• Be transparent in your hiring and compensation when recruiting women. If there are gender-based disparities between men and women of the same job titles and skill sets, work to eliminate those pay gaps.
• Create opportunities for mentoring, both internally and externally. As we mentioned before, none of us, no matter our gender, got to where we are today without help and support. Map your best leaders with your most promising young stars, regardless of their gender.
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• Revisit your recruiting practices to ensure you are connecting with a diverse candidate pool. That means encouraging young women who are still in school to consider the cybersecurity industry. It also means focusing on colleges and universities that have diverse candidate pools.
• Incorporate a flexible work environment to help attract the highest-quality talent. By establishing flexibility, you can access a deeper pool of candidates and allow employees to maximise the contributions they make.
• Consider participating in HeForShe, a global awareness program in which men pledge their support for women in the workplace. This United Nations program asks men and boys to confront the inequalities they witness. PwC have found this program to be an effective way to personalise the mission of inclusiveness and gender equality, regardless of profession.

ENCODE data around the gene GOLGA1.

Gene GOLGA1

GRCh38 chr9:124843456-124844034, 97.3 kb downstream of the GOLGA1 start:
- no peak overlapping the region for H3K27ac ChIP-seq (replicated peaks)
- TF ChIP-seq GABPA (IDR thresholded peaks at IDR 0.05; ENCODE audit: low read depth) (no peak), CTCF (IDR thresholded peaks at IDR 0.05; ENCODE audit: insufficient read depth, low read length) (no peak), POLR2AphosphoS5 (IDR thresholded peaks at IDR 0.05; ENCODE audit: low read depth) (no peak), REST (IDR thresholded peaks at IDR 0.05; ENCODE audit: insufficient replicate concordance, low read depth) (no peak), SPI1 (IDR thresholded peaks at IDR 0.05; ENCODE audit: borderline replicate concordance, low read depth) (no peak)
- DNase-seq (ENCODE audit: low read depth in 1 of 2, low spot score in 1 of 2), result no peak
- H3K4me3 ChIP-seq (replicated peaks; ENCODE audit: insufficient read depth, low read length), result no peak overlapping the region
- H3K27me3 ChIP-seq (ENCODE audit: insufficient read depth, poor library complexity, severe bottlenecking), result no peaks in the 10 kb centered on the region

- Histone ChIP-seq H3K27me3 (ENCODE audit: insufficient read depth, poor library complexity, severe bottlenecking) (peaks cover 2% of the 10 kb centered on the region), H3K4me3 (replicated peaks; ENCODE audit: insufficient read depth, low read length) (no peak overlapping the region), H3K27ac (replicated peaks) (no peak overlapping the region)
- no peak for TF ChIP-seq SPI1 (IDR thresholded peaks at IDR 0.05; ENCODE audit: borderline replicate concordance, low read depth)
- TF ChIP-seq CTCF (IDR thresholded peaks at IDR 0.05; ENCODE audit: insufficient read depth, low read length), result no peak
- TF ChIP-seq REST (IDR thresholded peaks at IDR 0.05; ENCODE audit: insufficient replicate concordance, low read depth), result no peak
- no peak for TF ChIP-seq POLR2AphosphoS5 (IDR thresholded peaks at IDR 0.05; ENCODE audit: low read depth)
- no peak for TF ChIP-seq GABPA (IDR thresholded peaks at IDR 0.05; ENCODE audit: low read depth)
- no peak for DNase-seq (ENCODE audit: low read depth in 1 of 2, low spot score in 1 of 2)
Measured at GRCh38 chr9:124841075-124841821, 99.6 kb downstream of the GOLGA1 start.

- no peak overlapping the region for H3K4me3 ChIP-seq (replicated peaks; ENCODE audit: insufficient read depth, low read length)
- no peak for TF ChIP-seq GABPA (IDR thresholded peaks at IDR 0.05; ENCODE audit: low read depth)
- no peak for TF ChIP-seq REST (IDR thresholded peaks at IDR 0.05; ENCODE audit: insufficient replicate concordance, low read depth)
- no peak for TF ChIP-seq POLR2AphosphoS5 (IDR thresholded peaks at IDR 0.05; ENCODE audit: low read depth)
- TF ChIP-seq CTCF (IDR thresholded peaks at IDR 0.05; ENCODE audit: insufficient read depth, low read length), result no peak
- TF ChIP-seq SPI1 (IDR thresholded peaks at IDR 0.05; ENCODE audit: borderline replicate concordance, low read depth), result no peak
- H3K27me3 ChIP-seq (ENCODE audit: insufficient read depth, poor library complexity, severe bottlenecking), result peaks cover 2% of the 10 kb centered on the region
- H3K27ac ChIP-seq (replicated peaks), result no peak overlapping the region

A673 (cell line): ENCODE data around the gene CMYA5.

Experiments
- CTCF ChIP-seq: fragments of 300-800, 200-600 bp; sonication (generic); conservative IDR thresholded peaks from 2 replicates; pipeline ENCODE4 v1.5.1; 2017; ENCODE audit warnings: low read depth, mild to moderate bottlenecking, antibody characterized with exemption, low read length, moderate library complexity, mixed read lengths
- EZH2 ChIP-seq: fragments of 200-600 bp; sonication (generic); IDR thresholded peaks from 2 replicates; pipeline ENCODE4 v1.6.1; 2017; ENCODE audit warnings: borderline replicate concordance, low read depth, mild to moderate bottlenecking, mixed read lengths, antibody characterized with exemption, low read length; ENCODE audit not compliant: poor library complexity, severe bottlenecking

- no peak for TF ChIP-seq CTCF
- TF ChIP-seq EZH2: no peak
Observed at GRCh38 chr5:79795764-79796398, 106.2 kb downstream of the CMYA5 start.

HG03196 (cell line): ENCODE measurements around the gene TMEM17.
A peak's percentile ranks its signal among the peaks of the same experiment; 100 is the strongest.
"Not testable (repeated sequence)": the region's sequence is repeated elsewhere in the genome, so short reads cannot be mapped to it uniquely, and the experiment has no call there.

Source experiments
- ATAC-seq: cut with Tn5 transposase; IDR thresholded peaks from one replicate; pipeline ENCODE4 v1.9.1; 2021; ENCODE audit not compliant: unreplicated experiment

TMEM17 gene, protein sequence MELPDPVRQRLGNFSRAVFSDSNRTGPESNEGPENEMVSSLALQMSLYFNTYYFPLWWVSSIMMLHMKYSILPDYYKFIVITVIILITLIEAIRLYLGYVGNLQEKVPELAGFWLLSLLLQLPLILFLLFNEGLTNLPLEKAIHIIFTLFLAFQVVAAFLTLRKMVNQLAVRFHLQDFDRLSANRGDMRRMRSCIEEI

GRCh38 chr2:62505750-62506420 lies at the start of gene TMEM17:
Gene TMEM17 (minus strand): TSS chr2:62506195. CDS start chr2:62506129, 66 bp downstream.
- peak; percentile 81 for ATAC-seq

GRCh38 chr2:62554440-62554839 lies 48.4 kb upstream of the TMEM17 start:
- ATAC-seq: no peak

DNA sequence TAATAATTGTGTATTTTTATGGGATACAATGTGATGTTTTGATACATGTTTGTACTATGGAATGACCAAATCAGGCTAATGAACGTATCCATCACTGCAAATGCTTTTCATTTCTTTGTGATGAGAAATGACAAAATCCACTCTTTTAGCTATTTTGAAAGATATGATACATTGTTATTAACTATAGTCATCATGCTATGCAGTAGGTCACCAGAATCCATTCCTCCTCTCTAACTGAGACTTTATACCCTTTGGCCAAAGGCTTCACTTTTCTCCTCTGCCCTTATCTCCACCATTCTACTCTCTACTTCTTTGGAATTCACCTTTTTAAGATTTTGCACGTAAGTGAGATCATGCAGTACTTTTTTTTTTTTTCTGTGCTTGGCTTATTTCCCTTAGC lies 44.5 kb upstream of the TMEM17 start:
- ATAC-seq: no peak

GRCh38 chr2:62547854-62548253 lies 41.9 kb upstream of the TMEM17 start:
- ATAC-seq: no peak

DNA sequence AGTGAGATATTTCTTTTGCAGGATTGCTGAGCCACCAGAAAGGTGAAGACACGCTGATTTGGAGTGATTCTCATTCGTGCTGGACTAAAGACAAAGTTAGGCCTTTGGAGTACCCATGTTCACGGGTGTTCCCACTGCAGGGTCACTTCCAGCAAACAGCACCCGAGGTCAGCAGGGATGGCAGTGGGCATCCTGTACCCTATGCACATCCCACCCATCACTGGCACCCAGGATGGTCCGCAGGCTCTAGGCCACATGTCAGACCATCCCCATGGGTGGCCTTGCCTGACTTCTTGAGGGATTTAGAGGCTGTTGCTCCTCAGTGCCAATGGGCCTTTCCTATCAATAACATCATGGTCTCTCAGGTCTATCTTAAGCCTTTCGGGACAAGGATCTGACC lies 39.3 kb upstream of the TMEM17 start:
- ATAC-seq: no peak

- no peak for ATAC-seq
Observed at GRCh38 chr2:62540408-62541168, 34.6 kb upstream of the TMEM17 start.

The issues of workplace diversity aren’t limited to the information security profession. PwC explores these topics regularly through The Gender Agenda blog and through initiatives based on the suggestions we outlined above. Many women at PwC were deeply moved by Sheryl Sandberg’s bestseller Lean In: Women, Work and the Will to Lead. Inspired by the book PwC created, LeanIn circles.
The circles encouraged professionals to take the next big steps in their careers. PwC has also worked to transform itself from a buttoned-down, office-centric workplace to a more flexible one. The results have been dramatic, creating positive differences in the work lives of all our employees, while enhancing our recruiting efforts.
This is not to suggest the challenges outlined in the cyber security gender gap study are easy to fix. At PwC, at least 50% of its entry-level hires are now women. But our higher ranks still struggle to find, hire and retain women. The professional services firm has been focused on this issue for a while, but it will take time.
The same is true in cyber security, but employees are encouraged by how executives have responded to the study. Gender’s role is already becoming less relevant as the profession becomes more virtual.
People should look forward to a day, in the not-too-distant future, when the emphasis is on getting the job done, regardless of gender. To solve the cyber security gender gap, companies must transform their workplaces to attract and retain highly skilled female employees who would otherwise work somewhere else. That means changing mindsets across the spectrum, both inside cyber security organisations and among the talent pool. To that end, the cybersecurity workforce paradox should really just be a solution.
Sourced by Suzanne Hall, Managing Director, Sloane Menkes, Principal and Emily Stapf, Principal, at PwC